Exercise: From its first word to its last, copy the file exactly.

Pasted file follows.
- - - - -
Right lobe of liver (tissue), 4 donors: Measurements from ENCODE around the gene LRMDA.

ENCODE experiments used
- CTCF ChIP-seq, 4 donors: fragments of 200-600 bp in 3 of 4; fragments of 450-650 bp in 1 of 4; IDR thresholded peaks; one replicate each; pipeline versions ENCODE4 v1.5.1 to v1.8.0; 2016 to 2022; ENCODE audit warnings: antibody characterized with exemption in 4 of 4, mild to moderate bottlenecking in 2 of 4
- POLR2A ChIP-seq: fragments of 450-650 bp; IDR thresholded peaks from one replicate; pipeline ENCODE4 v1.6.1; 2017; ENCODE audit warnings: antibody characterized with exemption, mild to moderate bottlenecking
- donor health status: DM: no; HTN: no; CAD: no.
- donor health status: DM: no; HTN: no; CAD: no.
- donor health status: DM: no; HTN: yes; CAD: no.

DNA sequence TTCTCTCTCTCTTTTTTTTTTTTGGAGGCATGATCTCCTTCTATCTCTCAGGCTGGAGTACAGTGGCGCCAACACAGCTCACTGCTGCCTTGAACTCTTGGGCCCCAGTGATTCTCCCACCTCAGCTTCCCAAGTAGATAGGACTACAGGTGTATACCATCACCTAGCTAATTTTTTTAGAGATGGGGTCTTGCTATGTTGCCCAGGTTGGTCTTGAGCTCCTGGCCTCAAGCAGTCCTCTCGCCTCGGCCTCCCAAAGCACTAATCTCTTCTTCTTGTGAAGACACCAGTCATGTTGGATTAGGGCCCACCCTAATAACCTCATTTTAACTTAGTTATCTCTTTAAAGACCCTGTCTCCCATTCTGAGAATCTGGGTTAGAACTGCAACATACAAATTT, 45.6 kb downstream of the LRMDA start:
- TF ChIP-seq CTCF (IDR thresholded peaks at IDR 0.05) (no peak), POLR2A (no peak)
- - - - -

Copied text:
Right lobe of liver (tissue), 4 donors: Measurements from ENCODE around the gene LRMDA.

ENCODE experiments used
- CTCF ChIP-seq, 4 donors: fragments of 200-600 bp in 3 of 4; fragments of 450-650 bp in 1 of 4; IDR thresholded peaks; one replicate each; pipeline versions ENCODE4 v1.5.1 to v1.8.0; 2016 to 2022; ENCODE audit warnings: antibody characterized with exemption in 4 of 4, mild to moderate bottlenecking in 2 of 4
- POLR2A ChIP-seq: fragments of 450-650 bp; IDR thresholded peaks from one replicate; pipeline ENCODE4 v1.6.1; 2017; ENCODE audit warnings: antibody characterized with exemption, mild to moderate bottlenecking
- donor health status: DM: no; HTN: no; CAD: no.
- donor health status: DM: no; HTN: no; CAD: no.
- donor health status: DM: no; HTN: yes; CAD: no.

DNA sequence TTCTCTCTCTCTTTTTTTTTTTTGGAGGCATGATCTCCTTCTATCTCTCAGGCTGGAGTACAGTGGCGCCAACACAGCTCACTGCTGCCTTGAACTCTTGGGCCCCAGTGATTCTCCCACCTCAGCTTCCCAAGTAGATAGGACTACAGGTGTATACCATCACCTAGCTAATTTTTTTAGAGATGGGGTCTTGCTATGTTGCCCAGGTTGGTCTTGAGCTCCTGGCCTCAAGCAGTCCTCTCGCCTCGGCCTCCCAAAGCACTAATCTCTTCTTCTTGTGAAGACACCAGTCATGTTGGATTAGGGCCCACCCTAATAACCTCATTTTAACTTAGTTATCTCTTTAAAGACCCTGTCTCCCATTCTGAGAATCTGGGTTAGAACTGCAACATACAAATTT, 45.6 kb downstream of the LRMDA start:
- TF ChIP-seq CTCF (IDR thresholded peaks at IDR 0.05) (no peak), POLR2A (no peak)